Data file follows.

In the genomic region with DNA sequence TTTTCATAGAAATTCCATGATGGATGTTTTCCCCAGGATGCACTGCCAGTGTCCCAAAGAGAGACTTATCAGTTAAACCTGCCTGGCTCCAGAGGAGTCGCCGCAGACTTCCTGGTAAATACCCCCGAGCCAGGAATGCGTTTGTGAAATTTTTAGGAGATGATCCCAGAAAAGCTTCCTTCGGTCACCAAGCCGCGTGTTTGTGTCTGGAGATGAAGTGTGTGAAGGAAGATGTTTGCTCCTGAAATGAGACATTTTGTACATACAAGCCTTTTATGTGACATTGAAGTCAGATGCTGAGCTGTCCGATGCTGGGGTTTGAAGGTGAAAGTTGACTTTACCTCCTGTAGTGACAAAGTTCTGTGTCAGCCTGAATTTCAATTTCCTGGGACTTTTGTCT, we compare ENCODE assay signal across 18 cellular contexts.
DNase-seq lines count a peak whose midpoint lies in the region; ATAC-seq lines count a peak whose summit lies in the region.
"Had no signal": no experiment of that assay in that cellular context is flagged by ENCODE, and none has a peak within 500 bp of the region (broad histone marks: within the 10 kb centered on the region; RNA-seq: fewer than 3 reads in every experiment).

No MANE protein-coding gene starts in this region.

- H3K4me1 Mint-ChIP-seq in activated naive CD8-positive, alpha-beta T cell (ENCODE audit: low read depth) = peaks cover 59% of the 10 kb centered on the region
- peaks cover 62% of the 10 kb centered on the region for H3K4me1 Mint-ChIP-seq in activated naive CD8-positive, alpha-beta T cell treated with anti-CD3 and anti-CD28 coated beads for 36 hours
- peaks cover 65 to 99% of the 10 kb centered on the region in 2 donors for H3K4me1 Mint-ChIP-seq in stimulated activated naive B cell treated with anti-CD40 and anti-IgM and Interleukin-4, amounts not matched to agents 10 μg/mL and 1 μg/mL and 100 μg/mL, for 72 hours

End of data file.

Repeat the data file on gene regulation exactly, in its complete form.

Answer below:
In the genomic region with DNA sequence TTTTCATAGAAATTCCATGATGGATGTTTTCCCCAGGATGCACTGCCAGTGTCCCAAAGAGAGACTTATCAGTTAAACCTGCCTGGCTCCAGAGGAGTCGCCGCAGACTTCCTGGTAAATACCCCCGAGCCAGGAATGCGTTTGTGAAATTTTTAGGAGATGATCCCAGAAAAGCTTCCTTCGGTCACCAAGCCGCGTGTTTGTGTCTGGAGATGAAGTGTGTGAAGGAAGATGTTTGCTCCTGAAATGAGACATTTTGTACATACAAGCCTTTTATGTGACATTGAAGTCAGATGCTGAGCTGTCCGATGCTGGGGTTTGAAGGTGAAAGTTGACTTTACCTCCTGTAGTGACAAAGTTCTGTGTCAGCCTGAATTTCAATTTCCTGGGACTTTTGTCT, we compare ENCODE assay signal across 18 cellular contexts.
DNase-seq lines count a peak whose midpoint lies in the region; ATAC-seq lines count a peak whose summit lies in the region.
"Had no signal": no experiment of that assay in that cellular context is flagged by ENCODE, and none has a peak within 500 bp of the region (broad histone marks: within the 10 kb centered on the region; RNA-seq: fewer than 3 reads in every experiment).

No MANE protein-coding gene starts in this region.

- H3K4me1 Mint-ChIP-seq in activated naive CD8-positive, alpha-beta T cell (ENCODE audit: low read depth) = peaks cover 59% of the 10 kb centered on the region
- peaks cover 62% of the 10 kb centered on the region for H3K4me1 Mint-ChIP-seq in activated naive CD8-positive, alpha-beta T cell treated with anti-CD3 and anti-CD28 coated beads for 36 hours
- peaks cover 65 to 99% of the 10 kb centered on the region in 2 donors for H3K4me1 Mint-ChIP-seq in stimulated activated naive B cell treated with anti-CD40 and anti-IgM and Interleukin-4, amounts not matched to agents 10 μg/mL and 1 μg/mL and 100 μg/mL, for 72 hours